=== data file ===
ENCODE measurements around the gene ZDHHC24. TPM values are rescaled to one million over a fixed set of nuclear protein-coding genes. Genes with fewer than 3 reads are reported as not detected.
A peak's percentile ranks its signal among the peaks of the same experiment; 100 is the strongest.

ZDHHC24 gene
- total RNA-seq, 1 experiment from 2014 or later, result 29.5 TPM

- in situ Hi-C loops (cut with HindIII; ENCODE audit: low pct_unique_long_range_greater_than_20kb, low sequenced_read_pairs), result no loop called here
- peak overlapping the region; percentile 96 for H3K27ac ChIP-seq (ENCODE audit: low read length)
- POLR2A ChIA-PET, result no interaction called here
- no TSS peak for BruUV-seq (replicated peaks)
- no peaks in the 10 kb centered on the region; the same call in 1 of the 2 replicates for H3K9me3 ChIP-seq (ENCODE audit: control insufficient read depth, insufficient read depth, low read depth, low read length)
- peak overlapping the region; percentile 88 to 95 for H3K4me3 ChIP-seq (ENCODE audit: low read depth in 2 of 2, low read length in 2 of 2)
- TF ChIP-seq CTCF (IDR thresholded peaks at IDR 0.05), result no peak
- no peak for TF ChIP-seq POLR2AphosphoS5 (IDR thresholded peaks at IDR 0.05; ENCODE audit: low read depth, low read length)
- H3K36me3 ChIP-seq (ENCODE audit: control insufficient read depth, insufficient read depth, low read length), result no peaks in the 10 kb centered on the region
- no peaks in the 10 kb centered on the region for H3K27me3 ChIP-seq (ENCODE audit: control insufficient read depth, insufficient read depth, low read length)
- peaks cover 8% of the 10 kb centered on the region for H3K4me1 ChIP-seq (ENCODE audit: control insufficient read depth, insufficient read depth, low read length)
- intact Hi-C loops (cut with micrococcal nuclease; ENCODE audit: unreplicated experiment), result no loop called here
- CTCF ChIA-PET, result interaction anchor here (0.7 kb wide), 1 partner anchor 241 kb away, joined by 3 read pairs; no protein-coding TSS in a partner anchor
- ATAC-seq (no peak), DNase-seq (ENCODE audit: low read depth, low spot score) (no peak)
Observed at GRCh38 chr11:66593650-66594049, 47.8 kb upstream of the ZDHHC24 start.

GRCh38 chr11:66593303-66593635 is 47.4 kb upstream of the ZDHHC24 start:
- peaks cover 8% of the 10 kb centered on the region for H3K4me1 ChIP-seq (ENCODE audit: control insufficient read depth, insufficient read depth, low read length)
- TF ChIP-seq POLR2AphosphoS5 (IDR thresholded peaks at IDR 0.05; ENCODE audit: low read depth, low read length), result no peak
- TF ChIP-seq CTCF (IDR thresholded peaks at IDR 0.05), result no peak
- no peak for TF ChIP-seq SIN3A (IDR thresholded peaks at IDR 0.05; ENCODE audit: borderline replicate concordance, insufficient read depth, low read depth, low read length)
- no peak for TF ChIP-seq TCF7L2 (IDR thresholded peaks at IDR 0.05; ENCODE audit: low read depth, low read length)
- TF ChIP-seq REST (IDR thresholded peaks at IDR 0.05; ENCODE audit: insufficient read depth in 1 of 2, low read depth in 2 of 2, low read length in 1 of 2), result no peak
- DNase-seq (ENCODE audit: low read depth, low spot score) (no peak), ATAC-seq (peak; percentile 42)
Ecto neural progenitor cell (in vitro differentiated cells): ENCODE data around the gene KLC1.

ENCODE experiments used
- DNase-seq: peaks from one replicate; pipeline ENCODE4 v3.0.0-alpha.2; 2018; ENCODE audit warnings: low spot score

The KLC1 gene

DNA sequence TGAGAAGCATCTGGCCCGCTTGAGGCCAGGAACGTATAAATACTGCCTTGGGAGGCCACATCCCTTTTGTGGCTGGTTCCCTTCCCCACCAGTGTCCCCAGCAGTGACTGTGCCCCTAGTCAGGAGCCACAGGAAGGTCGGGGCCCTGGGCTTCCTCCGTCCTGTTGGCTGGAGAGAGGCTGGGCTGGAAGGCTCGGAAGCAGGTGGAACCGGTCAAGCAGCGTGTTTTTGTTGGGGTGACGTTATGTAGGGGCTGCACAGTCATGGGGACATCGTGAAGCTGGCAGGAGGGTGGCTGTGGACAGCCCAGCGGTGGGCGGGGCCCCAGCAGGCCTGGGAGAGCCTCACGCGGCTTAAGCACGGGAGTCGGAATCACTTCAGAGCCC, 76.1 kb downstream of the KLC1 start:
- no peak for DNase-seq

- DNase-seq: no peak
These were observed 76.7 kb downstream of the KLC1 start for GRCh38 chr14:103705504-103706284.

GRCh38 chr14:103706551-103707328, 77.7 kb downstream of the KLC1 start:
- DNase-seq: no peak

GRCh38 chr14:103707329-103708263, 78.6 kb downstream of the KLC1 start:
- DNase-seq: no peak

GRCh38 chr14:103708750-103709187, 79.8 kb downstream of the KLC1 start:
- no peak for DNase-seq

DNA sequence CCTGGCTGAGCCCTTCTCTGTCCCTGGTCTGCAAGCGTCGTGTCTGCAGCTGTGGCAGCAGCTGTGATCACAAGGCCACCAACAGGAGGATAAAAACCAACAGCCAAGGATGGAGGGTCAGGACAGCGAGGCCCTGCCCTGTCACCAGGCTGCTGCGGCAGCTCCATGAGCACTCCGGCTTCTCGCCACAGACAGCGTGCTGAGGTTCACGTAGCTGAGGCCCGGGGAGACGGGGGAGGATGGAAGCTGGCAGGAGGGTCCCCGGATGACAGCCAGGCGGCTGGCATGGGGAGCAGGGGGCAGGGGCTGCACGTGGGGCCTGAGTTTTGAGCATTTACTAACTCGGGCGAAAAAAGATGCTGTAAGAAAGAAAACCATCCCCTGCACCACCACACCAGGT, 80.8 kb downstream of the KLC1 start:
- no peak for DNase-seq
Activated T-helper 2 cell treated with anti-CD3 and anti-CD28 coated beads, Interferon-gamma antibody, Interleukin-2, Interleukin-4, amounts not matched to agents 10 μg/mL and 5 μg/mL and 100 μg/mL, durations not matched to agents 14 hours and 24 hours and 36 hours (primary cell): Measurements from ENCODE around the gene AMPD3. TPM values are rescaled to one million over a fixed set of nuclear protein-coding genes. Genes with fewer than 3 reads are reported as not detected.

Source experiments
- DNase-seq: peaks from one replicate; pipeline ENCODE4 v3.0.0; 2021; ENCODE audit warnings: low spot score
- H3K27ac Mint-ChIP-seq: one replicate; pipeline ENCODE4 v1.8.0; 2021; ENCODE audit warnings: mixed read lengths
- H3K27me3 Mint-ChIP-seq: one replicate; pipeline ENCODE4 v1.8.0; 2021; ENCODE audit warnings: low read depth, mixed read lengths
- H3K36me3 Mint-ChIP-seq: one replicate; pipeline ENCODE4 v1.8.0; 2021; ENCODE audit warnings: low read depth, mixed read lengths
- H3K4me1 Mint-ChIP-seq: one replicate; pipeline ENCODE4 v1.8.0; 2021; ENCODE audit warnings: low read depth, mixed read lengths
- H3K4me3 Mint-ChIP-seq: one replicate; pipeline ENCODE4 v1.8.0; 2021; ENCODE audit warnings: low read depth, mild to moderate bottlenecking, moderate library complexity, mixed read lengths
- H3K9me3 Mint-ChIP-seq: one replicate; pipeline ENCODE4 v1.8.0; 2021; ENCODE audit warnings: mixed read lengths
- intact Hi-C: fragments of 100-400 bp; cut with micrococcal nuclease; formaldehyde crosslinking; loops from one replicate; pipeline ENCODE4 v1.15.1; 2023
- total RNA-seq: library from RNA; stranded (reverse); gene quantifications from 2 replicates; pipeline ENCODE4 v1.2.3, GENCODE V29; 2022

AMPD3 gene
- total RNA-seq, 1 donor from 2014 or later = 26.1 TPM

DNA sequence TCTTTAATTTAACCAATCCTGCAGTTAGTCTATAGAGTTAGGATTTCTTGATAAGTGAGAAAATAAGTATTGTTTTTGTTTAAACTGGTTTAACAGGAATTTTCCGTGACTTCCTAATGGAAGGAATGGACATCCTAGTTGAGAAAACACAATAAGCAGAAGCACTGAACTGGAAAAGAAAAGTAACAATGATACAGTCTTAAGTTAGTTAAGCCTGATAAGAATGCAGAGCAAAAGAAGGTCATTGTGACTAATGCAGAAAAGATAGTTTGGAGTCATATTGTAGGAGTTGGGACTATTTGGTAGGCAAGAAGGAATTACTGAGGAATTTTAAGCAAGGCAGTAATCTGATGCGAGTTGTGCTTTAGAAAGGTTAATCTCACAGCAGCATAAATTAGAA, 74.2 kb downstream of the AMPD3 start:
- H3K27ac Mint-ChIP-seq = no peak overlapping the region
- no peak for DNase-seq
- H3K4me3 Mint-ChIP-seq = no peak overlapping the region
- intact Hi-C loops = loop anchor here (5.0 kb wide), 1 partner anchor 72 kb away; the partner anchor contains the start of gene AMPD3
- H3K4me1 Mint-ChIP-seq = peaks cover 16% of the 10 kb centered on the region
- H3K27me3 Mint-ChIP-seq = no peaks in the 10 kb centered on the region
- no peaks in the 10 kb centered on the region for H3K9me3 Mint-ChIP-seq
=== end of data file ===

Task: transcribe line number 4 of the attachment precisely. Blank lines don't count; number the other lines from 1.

- total RNA-seq, 1 experiment from 2014 or later, result 29.5 TPM